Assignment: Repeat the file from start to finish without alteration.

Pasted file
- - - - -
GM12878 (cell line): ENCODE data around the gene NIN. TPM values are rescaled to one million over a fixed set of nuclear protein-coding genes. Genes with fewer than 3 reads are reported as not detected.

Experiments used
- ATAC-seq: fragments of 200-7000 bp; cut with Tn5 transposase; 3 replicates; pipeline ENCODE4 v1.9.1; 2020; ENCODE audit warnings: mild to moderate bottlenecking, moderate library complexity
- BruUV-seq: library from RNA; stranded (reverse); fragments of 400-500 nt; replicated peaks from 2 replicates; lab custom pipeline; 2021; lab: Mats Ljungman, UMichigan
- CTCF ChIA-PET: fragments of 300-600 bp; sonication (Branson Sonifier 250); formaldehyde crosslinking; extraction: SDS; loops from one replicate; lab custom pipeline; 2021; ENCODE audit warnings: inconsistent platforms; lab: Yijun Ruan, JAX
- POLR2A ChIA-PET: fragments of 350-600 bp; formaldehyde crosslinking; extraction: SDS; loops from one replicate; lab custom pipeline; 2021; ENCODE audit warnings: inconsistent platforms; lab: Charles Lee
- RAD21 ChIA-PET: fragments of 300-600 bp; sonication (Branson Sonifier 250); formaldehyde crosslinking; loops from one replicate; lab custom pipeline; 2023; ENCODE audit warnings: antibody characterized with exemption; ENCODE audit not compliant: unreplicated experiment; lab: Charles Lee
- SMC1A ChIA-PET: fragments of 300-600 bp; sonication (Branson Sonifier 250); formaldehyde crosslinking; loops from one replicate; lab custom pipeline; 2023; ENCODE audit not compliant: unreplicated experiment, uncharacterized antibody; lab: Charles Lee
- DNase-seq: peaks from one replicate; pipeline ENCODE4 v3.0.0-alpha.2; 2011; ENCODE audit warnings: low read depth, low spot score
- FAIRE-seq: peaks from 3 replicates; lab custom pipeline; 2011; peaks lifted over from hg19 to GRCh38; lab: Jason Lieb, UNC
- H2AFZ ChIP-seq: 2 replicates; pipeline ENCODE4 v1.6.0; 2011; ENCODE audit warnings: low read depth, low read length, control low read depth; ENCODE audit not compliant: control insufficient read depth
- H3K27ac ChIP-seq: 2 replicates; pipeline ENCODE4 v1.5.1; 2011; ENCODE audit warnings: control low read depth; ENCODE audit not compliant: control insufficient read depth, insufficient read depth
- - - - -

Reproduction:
GM12878 (cell line): ENCODE data around the gene NIN. TPM values are rescaled to one million over a fixed set of nuclear protein-coding genes. Genes with fewer than 3 reads are reported as not detected.

Experiments used
- ATAC-seq: fragments of 200-7000 bp; cut with Tn5 transposase; 3 replicates; pipeline ENCODE4 v1.9.1; 2020; ENCODE audit warnings: mild to moderate bottlenecking, moderate library complexity
- BruUV-seq: library from RNA; stranded (reverse); fragments of 400-500 nt; replicated peaks from 2 replicates; lab custom pipeline; 2021; lab: Mats Ljungman, UMichigan
- CTCF ChIA-PET: fragments of 300-600 bp; sonication (Branson Sonifier 250); formaldehyde crosslinking; extraction: SDS; loops from one replicate; lab custom pipeline; 2021; ENCODE audit warnings: inconsistent platforms; lab: Yijun Ruan, JAX
- POLR2A ChIA-PET: fragments of 350-600 bp; formaldehyde crosslinking; extraction: SDS; loops from one replicate; lab custom pipeline; 2021; ENCODE audit warnings: inconsistent platforms; lab: Charles Lee
- RAD21 ChIA-PET: fragments of 300-600 bp; sonication (Branson Sonifier 250); formaldehyde crosslinking; loops from one replicate; lab custom pipeline; 2023; ENCODE audit warnings: antibody characterized with exemption; ENCODE audit not compliant: unreplicated experiment; lab: Charles Lee
- SMC1A ChIA-PET: fragments of 300-600 bp; sonication (Branson Sonifier 250); formaldehyde crosslinking; loops from one replicate; lab custom pipeline; 2023; ENCODE audit not compliant: unreplicated experiment, uncharacterized antibody; lab: Charles Lee
- DNase-seq: peaks from one replicate; pipeline ENCODE4 v3.0.0-alpha.2; 2011; ENCODE audit warnings: low read depth, low spot score
- FAIRE-seq: peaks from 3 replicates; lab custom pipeline; 2011; peaks lifted over from hg19 to GRCh38; lab: Jason Lieb, UNC
- H2AFZ ChIP-seq: 2 replicates; pipeline ENCODE4 v1.6.0; 2011; ENCODE audit warnings: low read depth, low read length, control low read depth; ENCODE audit not compliant: control insufficient read depth
- H3K27ac ChIP-seq: 2 replicates; pipeline ENCODE4 v1.5.1; 2011; ENCODE audit warnings: control low read depth; ENCODE audit not compliant: control insufficient read depth, insufficient read depth